As many as 1 in 4 children in the United States could be taking too many antibiotics. In a recent study highlighted by HealthDay News and published in Clinical Infectious Diseases, researchers found that doctors in children’s hospitals nationwide are giving antibiotics to pediatric patients inappropriately, and most often when unneeded. Patients who are overexposed to antibiotics are more likely to develop antibiotic resistance- a condition putting them at an elevated risk for fatal infections.
It’s important to note that we are not providing health advice. As Long Island safety and health advocates, our team at Siler & Ingber believes in the power of information to make educated decisions about your child’s health.
These are the facts parents should be aware of when it comes to antibiotics.
The Misuse of Pediatric Antibiotics
Antibiotics are life-saving medications that have been used to prevent the spread of bacterial infections for almost a century. But too much of anything can be unhealthy; antibiotics are no exception.
The researchers in the Clinical Infectious Diseases study were curious to know how often antibiotics were really necessary to treat hospitalized pediatric patients. Researchers evaluated over 12,000 children at 32 children’s hospitals who were taking one or more antibiotics for the following factors: if the cases required antibiotics, if a different antibiotic should have been used, and if the duration of the antibiotic use was appropriate.
At least 1 in 3 pediatric patients evaluated received one or more antibiotics while in care. Among this group, 25 percent received at least one antibiotic categorized as ‘inappropriate’. These cases included:
- Receiving the wrong antibiotic (27%);
- Receiving antibiotics for too long (17%);
- Taking unnecessary antibiotics (11%); and
- Receiving antibiotics in place of other drugs that could have reduced infections (11%).
The antibiotic study also found that children who were diagnosed with pneumonia were the most likely to receive unnecessary antibiotics in the hospital.
Common Questions About Antibiotics
Antibiotics are not a cure-all drug. But if you’re a parent who’s confused about how and when antibiotics are supposed to be used, you’re not alone.
The American Academy of Pediatrics (A.A.P.) compiled the following list of answers to the most common questions parents have surrounding the topic of antibiotics:
- How do children become antibiotic-resistant? The repeated use of antibiotics can lead your child to develop bacteria in their body that can no longer be killed by antibiotics. Your child can also develop resistance if they are taking the wrong antibiotic to prevent infection, including broad-based drugs that cover a number of possible conditions. These types of bacteria are extremely harmful, as they can spread to other children and adults, resulting in the same harmful resistance to antibiotics.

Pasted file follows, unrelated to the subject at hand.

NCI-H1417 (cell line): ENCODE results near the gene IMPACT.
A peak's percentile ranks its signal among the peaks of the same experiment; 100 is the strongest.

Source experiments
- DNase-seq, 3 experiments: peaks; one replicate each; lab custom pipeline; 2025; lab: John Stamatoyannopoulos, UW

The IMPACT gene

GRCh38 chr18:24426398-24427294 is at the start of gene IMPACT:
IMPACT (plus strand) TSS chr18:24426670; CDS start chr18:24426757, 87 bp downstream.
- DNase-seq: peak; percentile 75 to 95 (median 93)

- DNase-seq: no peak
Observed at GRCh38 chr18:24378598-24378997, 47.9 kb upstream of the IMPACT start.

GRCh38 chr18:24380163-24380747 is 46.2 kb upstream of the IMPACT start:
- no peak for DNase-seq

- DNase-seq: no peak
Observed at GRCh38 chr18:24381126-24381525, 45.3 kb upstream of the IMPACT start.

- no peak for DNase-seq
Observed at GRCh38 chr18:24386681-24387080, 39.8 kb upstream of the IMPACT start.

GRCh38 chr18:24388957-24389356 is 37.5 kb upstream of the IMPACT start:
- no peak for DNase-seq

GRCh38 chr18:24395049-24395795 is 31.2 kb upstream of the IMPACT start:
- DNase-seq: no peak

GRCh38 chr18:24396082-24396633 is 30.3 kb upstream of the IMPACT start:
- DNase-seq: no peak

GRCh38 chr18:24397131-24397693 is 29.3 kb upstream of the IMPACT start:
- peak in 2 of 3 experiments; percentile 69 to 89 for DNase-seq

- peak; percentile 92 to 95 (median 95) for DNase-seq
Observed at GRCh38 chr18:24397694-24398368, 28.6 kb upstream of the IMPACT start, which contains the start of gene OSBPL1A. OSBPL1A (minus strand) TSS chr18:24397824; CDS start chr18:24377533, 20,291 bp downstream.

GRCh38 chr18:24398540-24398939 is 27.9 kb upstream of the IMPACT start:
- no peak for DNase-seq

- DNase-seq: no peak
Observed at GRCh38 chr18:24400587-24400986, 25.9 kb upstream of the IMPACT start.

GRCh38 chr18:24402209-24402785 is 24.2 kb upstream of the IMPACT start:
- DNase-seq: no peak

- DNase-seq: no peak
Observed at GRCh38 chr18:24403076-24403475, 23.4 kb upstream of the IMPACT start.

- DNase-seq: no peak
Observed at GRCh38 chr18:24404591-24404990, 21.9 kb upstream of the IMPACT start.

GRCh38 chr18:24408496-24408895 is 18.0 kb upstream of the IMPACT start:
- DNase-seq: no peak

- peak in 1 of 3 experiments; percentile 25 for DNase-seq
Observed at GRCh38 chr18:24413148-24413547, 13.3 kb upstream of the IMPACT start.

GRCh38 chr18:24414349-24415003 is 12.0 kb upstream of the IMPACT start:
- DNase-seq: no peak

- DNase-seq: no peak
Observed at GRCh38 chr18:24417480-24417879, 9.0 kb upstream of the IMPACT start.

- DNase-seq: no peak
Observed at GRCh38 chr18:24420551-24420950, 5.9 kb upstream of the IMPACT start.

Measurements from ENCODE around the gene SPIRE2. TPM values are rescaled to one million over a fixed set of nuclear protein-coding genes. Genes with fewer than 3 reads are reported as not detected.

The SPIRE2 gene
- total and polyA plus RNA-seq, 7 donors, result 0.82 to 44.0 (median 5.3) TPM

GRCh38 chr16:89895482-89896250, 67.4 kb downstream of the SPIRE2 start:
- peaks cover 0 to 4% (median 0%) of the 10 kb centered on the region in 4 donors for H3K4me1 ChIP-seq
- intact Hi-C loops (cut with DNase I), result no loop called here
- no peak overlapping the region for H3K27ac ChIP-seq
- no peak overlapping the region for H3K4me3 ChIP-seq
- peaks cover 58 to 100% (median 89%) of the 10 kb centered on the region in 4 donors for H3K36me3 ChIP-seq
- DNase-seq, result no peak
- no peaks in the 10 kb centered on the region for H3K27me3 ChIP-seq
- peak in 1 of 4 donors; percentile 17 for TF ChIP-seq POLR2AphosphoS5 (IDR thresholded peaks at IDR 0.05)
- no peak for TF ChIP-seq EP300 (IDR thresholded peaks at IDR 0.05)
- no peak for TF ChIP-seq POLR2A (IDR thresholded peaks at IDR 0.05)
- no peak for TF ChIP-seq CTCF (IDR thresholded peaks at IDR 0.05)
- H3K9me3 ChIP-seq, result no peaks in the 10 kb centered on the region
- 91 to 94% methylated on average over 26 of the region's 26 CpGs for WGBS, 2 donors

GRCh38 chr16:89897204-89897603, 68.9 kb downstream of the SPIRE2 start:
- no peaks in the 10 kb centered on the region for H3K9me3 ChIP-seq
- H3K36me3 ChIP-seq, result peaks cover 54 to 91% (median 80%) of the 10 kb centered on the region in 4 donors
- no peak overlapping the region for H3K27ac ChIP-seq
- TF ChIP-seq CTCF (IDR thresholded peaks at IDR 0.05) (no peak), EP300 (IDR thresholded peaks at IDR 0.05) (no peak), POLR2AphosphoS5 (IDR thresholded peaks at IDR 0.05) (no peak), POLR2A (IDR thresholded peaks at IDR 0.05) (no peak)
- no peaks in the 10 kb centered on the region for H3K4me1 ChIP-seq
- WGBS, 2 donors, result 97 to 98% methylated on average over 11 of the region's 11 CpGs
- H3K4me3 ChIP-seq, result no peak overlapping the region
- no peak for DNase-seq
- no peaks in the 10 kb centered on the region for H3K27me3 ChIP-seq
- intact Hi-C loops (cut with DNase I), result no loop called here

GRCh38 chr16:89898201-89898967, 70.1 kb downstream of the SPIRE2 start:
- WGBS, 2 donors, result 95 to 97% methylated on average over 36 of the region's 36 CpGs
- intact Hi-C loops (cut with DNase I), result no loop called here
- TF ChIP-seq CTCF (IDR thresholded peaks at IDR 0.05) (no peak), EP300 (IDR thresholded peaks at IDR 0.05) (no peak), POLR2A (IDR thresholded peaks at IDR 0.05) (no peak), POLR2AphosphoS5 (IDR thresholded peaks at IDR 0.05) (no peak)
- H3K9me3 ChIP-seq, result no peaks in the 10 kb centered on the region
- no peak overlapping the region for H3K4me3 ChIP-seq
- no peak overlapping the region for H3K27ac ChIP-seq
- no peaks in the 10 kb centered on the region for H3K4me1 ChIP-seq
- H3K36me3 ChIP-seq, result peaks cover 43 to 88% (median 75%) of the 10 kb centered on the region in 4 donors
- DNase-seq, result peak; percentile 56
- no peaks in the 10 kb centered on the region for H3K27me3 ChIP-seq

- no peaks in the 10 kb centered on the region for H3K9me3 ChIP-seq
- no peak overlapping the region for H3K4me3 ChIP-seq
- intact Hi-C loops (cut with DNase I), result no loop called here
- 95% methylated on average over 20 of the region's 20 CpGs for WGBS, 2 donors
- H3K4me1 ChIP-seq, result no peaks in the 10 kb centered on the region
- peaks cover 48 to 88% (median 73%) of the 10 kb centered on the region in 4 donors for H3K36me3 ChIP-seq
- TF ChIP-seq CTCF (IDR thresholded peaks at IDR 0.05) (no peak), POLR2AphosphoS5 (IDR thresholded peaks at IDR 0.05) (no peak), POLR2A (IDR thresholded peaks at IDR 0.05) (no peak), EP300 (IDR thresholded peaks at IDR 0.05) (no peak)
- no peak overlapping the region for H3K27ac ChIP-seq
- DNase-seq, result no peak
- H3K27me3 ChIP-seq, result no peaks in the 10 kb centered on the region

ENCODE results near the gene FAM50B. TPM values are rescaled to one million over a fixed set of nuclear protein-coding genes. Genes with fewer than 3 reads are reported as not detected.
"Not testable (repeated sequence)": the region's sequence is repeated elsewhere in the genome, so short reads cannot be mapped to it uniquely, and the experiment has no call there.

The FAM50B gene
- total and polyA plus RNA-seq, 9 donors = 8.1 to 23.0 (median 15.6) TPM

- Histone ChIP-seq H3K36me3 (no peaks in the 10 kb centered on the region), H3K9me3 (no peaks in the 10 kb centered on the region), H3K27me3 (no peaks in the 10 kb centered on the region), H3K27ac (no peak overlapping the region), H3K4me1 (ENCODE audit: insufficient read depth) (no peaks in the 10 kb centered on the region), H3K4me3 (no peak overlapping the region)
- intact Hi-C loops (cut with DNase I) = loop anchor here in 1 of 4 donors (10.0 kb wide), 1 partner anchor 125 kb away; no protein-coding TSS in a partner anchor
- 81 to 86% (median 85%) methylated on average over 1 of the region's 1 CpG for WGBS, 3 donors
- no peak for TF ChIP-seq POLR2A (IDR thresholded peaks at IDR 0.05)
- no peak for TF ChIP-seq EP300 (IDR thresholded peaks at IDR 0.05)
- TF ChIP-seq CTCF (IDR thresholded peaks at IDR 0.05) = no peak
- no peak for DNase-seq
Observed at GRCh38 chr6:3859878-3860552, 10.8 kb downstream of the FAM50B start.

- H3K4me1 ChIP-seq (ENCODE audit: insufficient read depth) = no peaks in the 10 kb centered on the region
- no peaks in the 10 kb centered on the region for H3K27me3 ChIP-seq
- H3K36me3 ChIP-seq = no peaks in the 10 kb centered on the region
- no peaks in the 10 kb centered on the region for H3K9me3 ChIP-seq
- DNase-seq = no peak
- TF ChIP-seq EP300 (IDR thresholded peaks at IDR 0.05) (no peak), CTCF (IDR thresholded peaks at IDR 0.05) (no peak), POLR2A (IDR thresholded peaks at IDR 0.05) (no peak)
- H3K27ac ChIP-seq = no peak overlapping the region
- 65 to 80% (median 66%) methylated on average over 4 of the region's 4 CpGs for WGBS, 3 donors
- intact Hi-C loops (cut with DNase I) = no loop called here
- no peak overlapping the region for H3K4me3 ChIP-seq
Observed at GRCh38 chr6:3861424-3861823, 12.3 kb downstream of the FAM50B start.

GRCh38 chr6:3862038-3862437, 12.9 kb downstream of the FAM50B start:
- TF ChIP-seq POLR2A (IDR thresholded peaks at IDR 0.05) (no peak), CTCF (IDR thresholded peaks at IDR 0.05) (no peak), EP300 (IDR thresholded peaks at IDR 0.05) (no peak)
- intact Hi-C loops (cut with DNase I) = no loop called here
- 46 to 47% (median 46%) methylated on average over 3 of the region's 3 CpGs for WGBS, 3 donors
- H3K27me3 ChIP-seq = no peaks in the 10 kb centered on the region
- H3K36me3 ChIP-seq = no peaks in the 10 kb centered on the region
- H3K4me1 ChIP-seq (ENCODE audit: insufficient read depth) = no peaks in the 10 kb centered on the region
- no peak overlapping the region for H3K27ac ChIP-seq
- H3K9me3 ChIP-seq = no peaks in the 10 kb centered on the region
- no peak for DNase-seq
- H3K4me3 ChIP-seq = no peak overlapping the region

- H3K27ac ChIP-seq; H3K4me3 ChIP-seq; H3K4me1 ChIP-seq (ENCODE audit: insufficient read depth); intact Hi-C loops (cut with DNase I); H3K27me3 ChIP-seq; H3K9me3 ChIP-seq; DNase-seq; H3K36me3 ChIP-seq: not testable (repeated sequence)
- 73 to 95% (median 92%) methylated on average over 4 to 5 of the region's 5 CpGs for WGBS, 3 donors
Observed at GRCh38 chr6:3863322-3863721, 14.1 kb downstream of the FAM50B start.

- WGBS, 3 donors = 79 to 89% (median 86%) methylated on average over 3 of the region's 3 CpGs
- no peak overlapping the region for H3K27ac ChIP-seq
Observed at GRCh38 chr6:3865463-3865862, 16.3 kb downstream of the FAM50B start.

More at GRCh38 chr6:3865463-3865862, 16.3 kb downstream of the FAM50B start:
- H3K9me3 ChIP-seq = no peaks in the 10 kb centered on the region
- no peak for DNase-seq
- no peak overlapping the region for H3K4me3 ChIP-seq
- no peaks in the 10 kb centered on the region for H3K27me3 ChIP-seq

- Will antibiotics help a cold? Unfortunately, no. Colds are caused by viruses and antibiotics are used to kill infections caused by bacteria.
- Can antibiotics be used to prevent the possibility of a bacterial infection caused by a virus? The A.A.P. reports that bacterial infections do not commonly follow viruses. Using antibiotics as a prevention method for these rare occurrences may do more harm than good.
- Can antibiotics treat ear infections? Antibiotics may or may not be effective depending on the cause of the infection. The A.A.P reports most ear infections are the result of a virus, but it is up to your child’s doctor to look for signs and symptoms.
- Do antibiotics treat sore throats? More than 80 percent of sore throats are caused by viruses. Antibiotics are used to treat group A streptococci infections, also known as ‘strep throat’.
- What are the side effects of antibiotics? Antibiotics are strong medications, and 1 in every 10 children can experience side effects, including: rashes, allergic reactions, nausea, diarrhea, and stomach pain.
- How long does it take for antibiotics to work? It can take anywhere between 48 to 72 hours for an antibiotic to take effect.
- What is the difference between antiviral and antibiotic? Antibiotics are used to kill bacteria that can lead to infections, while antivirals are prescribed to high-risk children to prevent serious side effects of viruses, including the flu.
How To Advocate For Your Child
The thought that a doctor would prescribe unnecessary medication to a child is discomforting. But it happens more often than we’d like to believe.
Parents are the strongest (and sometimes only) advocate for their child’s health. When your child is prescribed antibiotics, don’t be afraid to ask questions to find out if this is really the best and safest course of treatment.
To start, these are some questions you should be asking your child’s health care provider before administering antibiotics to your children:
- Does my child need antibiotics?
- Are there any safer options?
- What are the risks?
- How do I safely administer them?
- Are these drugs specific enough to their condition?
Keep your children safe from adverse reactions to antibiotics by staying informed. For more information, visit HealthChildren.org.
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